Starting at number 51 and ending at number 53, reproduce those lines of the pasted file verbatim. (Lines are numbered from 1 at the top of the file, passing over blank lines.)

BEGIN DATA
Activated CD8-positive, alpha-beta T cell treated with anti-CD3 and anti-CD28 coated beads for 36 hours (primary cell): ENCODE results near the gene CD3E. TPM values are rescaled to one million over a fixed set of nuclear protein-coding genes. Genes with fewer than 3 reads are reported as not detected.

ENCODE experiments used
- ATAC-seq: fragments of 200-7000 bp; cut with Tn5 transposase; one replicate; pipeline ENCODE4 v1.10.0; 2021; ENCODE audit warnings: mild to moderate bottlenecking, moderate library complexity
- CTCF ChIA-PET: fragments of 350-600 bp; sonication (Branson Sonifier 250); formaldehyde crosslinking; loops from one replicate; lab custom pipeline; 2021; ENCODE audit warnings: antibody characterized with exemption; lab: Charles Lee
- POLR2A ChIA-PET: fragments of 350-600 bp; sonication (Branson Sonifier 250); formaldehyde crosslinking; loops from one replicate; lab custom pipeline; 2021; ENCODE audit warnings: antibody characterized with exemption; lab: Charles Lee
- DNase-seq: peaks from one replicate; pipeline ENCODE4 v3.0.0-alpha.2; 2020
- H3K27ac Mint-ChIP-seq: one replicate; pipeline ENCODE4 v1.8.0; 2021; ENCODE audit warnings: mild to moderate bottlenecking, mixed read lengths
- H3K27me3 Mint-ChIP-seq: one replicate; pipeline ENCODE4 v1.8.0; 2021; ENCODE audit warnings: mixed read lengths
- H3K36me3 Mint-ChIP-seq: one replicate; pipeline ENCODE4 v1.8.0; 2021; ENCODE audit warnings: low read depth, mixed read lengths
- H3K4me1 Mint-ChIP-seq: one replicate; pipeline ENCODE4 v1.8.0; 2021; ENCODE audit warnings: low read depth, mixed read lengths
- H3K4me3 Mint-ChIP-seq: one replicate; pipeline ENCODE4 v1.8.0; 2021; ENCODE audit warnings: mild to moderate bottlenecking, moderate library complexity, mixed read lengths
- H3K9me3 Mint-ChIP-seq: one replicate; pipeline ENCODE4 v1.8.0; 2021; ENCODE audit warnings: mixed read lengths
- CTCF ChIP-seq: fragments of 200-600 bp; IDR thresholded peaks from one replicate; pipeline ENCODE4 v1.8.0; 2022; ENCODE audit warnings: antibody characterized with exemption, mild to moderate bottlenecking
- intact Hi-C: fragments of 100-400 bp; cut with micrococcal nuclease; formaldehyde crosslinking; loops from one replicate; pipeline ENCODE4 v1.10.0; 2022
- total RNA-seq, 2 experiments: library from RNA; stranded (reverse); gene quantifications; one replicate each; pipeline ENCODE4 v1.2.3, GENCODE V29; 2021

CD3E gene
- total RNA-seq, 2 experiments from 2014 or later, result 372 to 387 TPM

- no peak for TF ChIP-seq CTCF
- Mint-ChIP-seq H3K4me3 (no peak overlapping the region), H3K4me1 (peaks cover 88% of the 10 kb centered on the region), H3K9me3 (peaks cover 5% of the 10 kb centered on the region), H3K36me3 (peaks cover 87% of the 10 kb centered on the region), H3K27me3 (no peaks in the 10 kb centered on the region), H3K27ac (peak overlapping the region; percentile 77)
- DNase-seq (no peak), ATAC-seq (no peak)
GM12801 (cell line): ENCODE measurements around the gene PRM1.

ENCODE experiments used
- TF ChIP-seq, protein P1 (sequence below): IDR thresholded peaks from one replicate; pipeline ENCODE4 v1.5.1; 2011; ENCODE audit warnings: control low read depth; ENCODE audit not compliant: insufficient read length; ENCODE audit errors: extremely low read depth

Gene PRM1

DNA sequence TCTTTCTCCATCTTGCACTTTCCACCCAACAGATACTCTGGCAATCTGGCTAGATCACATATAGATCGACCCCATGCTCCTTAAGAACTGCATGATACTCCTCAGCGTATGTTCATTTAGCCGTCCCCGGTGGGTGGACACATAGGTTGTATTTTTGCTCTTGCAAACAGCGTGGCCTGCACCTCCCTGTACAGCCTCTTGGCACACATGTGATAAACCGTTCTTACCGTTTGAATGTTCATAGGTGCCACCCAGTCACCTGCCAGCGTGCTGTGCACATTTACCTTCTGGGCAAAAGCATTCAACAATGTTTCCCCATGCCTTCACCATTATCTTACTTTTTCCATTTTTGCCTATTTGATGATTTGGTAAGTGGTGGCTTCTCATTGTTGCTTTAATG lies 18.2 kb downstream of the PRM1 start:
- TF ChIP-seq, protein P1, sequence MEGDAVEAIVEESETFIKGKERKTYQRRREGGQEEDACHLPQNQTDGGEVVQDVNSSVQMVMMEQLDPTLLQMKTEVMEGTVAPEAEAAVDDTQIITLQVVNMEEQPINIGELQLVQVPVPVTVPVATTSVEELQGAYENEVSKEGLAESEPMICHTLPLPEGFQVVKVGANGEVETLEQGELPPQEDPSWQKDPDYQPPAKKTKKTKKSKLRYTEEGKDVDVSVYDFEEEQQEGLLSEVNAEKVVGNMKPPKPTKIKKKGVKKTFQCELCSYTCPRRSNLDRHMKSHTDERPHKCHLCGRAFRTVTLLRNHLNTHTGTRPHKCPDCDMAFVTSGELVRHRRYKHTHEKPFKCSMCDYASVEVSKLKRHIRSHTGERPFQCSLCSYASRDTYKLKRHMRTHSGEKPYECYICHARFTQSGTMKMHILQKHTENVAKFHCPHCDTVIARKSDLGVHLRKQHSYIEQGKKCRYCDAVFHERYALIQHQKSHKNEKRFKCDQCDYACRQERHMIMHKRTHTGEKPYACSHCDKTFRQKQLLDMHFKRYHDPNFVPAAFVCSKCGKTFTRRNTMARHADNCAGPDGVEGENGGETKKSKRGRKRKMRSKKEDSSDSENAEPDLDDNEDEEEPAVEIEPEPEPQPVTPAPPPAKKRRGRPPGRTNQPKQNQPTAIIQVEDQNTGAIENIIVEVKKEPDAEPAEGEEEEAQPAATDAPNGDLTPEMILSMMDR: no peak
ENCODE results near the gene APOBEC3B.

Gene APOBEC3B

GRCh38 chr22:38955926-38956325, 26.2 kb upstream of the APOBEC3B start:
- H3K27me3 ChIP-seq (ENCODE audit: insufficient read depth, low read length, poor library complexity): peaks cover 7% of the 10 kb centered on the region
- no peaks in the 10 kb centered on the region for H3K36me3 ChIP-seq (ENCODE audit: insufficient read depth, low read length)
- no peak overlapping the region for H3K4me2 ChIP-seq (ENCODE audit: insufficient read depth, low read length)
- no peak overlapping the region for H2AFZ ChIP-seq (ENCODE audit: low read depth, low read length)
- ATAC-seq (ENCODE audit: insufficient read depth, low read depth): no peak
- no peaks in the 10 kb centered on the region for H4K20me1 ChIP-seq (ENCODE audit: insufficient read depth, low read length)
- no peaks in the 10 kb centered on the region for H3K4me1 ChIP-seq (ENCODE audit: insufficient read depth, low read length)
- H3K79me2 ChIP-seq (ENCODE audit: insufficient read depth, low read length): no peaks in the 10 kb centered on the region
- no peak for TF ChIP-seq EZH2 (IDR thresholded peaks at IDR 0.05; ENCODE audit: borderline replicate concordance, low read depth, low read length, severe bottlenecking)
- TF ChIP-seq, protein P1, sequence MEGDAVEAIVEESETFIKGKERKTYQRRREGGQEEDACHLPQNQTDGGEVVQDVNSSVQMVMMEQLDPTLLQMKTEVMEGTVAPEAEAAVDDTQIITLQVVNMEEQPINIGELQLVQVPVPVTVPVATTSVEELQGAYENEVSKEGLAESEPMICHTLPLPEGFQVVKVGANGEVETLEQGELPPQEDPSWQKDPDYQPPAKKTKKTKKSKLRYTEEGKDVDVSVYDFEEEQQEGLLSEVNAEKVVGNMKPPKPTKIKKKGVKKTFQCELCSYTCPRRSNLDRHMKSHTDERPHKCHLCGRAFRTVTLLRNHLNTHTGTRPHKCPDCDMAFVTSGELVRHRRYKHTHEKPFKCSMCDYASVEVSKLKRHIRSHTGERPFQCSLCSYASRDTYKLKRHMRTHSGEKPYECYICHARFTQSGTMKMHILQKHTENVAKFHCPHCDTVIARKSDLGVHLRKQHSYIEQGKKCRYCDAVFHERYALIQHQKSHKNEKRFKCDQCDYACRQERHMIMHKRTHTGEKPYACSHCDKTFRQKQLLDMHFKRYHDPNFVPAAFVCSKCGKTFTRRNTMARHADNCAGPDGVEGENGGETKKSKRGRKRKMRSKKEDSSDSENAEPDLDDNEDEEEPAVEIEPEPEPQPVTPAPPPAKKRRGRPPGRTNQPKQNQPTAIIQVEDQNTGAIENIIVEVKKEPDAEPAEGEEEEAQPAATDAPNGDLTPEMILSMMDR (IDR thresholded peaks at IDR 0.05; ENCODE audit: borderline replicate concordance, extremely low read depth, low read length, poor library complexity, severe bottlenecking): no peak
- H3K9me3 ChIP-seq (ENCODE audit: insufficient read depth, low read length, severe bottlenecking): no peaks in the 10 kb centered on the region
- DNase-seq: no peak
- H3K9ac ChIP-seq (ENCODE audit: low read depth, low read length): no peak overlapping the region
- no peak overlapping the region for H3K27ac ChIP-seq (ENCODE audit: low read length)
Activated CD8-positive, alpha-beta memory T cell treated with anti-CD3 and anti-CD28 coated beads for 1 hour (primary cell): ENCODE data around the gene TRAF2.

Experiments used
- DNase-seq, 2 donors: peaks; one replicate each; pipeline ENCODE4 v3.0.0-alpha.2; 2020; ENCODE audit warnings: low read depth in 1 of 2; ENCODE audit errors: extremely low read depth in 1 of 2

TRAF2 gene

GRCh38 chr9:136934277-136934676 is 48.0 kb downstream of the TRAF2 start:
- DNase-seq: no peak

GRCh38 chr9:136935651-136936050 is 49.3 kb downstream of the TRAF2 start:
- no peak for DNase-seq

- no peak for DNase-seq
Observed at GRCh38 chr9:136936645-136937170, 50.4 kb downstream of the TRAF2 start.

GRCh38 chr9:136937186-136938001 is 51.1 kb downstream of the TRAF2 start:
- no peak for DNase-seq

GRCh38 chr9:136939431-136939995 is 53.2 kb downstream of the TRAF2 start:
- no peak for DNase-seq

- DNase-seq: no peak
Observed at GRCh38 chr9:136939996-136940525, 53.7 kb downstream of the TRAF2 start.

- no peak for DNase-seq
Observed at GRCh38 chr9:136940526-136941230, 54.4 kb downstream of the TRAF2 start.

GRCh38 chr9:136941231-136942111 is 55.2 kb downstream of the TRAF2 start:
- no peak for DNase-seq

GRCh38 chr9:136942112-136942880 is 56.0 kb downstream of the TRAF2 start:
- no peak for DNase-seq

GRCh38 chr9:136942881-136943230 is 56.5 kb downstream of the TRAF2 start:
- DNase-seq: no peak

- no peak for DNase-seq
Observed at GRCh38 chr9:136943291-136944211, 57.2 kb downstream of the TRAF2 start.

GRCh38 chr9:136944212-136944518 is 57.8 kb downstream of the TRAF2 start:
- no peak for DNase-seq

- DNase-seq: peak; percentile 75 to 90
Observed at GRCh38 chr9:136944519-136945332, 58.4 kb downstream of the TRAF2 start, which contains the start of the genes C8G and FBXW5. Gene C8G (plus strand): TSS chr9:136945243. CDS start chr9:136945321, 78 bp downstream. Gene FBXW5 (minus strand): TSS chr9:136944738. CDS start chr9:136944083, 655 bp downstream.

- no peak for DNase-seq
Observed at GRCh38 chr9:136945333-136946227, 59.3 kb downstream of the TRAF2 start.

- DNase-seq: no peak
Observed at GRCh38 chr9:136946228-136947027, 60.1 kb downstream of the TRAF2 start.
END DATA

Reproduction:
- no peak for DNase-seq

- no peak for DNase-seq
Observed at GRCh38 chr9:136936645-136937170, 50.4 kb downstream of the TRAF2 start.